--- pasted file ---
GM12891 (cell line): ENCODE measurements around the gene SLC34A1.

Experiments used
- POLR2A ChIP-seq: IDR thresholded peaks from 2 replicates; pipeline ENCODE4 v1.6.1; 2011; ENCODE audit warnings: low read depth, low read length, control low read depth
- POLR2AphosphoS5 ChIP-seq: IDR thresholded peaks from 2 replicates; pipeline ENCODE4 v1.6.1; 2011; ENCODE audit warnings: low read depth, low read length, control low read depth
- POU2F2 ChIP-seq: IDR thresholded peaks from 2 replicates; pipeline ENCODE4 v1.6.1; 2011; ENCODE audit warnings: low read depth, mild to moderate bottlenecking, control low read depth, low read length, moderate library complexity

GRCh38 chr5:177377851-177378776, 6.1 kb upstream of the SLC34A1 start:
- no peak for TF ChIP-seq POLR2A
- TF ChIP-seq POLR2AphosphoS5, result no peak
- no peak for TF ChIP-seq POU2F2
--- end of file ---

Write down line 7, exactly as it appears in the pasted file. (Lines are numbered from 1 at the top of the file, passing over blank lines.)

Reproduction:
- no peak for TF ChIP-seq POLR2A